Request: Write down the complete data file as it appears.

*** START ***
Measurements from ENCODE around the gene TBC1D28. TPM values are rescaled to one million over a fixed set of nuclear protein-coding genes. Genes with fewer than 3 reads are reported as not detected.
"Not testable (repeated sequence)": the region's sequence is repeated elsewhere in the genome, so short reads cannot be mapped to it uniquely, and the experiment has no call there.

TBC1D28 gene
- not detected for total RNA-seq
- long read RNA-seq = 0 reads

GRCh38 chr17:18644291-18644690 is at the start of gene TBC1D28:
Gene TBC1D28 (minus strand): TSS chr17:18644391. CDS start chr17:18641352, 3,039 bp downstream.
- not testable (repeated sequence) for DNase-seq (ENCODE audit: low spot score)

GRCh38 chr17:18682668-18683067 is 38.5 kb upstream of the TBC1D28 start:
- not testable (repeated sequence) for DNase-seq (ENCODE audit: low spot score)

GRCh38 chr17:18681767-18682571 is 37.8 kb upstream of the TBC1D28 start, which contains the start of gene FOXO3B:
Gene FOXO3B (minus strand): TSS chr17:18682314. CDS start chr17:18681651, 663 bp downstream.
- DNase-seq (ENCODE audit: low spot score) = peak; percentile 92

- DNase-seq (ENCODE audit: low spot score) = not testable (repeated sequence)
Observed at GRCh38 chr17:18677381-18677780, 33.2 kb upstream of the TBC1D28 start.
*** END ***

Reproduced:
Measurements from ENCODE around the gene TBC1D28. TPM values are rescaled to one million over a fixed set of nuclear protein-coding genes. Genes with fewer than 3 reads are reported as not detected.
"Not testable (repeated sequence)": the region's sequence is repeated elsewhere in the genome, so short reads cannot be mapped to it uniquely, and the experiment has no call there.

TBC1D28 gene
- not detected for total RNA-seq
- long read RNA-seq = 0 reads

GRCh38 chr17:18644291-18644690 is at the start of gene TBC1D28:
Gene TBC1D28 (minus strand): TSS chr17:18644391. CDS start chr17:18641352, 3,039 bp downstream.
- not testable (repeated sequence) for DNase-seq (ENCODE audit: low spot score)

GRCh38 chr17:18682668-18683067 is 38.5 kb upstream of the TBC1D28 start:
- not testable (repeated sequence) for DNase-seq (ENCODE audit: low spot score)

GRCh38 chr17:18681767-18682571 is 37.8 kb upstream of the TBC1D28 start, which contains the start of gene FOXO3B:
Gene FOXO3B (minus strand): TSS chr17:18682314. CDS start chr17:18681651, 663 bp downstream.
- DNase-seq (ENCODE audit: low spot score) = peak; percentile 92

- DNase-seq (ENCODE audit: low spot score) = not testable (repeated sequence)
Observed at GRCh38 chr17:18677381-18677780, 33.2 kb upstream of the TBC1D28 start.